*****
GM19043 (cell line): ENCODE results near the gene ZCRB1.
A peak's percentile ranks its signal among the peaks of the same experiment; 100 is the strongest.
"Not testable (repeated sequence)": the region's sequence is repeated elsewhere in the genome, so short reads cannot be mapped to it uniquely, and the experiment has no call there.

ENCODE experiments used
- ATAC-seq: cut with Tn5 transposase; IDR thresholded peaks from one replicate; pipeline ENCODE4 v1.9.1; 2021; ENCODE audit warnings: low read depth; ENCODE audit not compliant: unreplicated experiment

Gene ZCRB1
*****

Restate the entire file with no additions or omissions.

GM19043 (cell line): ENCODE results near the gene ZCRB1.
A peak's percentile ranks its signal among the peaks of the same experiment; 100 is the strongest.
"Not testable (repeated sequence)": the region's sequence is repeated elsewhere in the genome, so short reads cannot be mapped to it uniquely, and the experiment has no call there.

ENCODE experiments used
- ATAC-seq: cut with Tn5 transposase; IDR thresholded peaks from one replicate; pipeline ENCODE4 v1.9.1; 2021; ENCODE audit warnings: low read depth; ENCODE audit not compliant: unreplicated experiment

Gene ZCRB1